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Imagine this scenario: You find yourself at a party where you don't know anyone. So, you search out the room, looking for the most interesting conversation to insert yourself into. Standing at the center of the soiree, you overhear three different stories, and you scan one to the other, checking in and out of all three, waiting for one to hook you. Except none of them do, they go nowhere. Man, this party sucks.
Okay, now let's take it further. Those three people you are listening to are the woman who wrote The Secret, that creepy "Crossing Over" psychic guy John Edwards, and a Dickensian orphan made flesh. Pick any little Dickens. How about that kid from Great Expectations, just to make it all the more ironically disappointing? Now the stories don't just go nowhere, but you really have no interest in listening to them in the first place. These people suck!
Well, that's exactly what it's like watching Clint Eastwood's latest, Hereafter. Only, this is a movie, and so narrative convention tells us that at some point, all three of these stories will intersect. Somehow the woman who wrote The Secret will give John Edwards the inner strength to tell Pip that Miss Havisham intended for him to have the inheritance after all*, and all of this will matter. Just give Clint the two hours he needs, he'll give you that ah-ha moment.
Except, no, he won't. Somewhere in all of this narrative mess, Eastwood and writer Peter Morgan (Frost/Nixon) forgot that all these things are supposed to matter, and for them to matter, there has to be some driving force that pushes them together, that links these disparate stories and tells us something, anything, about why we have been asked to invest our time in these people. Fat chance. Hereafter is much ado about nothing. Spoiler alert: things are actually okay after we die, and our loved ones want us to go on without them when they're gone. It's psychic hokum: thanks for telling us exactly what we wanted to hear, because it's what we knew all along, and golly, that's reassuring.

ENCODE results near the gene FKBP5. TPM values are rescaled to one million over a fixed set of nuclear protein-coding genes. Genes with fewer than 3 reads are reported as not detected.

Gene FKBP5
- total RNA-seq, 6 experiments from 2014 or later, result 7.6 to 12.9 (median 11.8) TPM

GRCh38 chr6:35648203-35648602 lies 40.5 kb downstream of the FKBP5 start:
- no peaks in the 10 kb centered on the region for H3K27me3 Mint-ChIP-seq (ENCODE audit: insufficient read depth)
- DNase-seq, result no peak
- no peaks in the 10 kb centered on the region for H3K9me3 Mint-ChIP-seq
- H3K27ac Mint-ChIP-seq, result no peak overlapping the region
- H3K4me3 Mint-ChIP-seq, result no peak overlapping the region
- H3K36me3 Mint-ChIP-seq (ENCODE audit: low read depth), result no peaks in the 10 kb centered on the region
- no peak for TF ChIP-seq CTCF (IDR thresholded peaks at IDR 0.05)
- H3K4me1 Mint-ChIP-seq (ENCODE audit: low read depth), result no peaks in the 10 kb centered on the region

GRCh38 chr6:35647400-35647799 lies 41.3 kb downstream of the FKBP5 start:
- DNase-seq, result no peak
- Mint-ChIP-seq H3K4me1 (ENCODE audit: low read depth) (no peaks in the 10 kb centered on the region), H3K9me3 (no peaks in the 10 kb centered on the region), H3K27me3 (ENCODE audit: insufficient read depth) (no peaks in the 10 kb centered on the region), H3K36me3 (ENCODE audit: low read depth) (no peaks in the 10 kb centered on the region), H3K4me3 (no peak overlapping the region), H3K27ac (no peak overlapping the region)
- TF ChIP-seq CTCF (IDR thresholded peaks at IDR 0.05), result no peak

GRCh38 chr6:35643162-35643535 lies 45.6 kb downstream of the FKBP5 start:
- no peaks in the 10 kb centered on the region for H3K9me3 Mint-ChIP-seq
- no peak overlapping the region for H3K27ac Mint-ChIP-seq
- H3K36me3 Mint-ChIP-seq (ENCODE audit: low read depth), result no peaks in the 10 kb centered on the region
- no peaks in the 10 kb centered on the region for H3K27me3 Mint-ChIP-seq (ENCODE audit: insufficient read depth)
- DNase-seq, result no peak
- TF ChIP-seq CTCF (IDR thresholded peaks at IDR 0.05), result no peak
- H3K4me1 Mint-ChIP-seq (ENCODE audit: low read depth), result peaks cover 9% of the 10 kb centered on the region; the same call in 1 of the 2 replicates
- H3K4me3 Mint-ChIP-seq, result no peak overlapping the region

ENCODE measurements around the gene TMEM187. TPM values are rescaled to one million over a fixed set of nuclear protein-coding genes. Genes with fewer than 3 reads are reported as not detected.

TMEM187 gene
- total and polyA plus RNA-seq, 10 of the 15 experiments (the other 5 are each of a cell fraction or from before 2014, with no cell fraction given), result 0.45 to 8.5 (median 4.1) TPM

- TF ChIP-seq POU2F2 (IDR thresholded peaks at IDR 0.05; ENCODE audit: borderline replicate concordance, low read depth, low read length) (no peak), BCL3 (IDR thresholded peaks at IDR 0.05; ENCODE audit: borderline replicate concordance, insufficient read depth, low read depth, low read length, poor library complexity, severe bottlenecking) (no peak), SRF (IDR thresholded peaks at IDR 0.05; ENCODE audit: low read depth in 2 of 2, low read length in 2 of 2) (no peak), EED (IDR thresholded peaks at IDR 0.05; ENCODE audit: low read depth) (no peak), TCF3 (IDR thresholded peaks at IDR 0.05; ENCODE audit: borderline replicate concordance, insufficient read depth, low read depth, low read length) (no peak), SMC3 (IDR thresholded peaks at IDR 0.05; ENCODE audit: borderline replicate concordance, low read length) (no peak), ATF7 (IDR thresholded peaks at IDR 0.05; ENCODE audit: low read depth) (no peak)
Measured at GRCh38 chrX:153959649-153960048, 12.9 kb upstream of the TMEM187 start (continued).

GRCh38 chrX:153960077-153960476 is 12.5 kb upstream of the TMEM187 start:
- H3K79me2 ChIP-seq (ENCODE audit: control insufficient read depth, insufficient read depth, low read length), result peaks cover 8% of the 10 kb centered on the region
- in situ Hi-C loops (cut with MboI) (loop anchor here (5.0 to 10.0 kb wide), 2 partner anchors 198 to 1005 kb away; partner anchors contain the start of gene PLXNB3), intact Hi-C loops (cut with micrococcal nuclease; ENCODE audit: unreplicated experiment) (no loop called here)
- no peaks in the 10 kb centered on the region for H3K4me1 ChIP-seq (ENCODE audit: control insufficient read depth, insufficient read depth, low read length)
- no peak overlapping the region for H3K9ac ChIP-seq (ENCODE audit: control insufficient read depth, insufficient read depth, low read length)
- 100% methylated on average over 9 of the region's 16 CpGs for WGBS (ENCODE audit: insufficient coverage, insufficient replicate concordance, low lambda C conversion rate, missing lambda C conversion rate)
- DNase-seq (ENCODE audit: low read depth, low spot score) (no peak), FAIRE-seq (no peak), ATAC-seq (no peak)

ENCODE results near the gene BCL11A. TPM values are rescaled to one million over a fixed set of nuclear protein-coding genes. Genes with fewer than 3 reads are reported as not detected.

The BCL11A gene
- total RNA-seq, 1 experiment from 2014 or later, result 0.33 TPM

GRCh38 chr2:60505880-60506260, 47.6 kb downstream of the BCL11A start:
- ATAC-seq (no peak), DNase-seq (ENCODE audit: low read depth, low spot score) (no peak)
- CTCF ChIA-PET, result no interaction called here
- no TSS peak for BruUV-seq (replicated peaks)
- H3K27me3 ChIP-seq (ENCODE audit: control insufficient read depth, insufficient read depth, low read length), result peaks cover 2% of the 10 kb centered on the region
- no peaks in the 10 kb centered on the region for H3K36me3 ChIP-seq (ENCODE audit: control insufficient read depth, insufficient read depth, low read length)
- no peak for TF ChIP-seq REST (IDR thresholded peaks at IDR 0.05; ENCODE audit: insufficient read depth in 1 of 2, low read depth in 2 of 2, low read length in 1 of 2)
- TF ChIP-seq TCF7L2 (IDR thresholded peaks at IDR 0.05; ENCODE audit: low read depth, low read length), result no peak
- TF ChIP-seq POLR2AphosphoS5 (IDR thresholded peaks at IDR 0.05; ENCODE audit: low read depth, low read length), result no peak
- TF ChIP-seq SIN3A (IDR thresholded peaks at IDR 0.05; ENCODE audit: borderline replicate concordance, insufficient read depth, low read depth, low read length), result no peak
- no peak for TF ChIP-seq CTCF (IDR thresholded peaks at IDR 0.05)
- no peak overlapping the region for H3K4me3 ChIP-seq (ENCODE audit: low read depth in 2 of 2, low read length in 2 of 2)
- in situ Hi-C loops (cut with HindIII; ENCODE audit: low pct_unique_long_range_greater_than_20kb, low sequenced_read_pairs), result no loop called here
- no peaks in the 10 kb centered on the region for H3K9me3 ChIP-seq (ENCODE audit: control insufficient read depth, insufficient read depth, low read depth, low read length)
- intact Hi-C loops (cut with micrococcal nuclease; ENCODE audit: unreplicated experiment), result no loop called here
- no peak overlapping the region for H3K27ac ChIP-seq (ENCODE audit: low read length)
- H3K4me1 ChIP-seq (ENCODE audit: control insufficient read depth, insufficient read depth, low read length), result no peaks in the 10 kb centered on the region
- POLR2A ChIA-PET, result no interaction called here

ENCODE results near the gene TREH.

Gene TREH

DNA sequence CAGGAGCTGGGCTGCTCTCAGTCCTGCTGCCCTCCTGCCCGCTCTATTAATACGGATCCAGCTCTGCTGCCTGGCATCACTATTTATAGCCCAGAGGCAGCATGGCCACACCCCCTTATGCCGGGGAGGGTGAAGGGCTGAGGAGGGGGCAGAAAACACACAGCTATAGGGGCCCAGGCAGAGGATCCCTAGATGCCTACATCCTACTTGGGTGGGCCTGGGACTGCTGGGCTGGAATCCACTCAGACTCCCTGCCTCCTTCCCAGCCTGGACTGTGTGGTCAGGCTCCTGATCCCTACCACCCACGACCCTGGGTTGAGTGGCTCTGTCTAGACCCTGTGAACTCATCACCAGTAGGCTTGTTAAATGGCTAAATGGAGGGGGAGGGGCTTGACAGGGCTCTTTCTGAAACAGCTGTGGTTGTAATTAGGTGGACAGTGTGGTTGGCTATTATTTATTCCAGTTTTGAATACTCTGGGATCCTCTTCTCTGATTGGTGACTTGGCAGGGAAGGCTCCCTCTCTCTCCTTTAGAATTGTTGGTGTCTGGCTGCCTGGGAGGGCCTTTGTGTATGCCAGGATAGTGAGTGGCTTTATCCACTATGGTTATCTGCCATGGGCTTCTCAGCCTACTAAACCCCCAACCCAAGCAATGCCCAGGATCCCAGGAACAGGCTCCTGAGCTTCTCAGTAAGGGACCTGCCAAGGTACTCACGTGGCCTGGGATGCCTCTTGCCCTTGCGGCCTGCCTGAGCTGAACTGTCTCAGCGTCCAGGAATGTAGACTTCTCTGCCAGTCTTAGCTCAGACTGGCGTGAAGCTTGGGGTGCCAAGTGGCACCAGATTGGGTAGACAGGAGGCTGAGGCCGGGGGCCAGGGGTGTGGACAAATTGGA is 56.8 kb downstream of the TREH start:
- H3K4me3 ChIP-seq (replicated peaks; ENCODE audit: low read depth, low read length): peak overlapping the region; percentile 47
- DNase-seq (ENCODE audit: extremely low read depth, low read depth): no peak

For those of you who think I am being facetious, I will break it down in the simplest of terms. Hereafter is about three different people in different parts of the world. After surviving a tsunami in Asia, French television journalist Marie (Cécile de France, Mesrine: Killer Instinct) gives up everything to pursue the greater meaning of the soothing light she saw when she nearly drowned. Meanwhile, in England, young schoolboy Marcus (Frankie and/or George McLaren) loses his twin brother Jason to a random act of violence, is shuffled into foster care while his mother kicks heroin, and seeks an answer to why he lost his brother and a way to communicate with him one last time. Elsewhere, in San Francisco, George (Matt Damon) is working at a sugar factory (because, hey, he's a sweet guy) and trying to put his years as a genuine psychic behind him. A childhood accident left him with the freakish ability to talk to the dead, but all the pain and grieving that comes with connecting the living with their departed loved ones has left him drained. He can't touch you without seeing your spiritual residue, and it makes it all but impossible to have a normal life.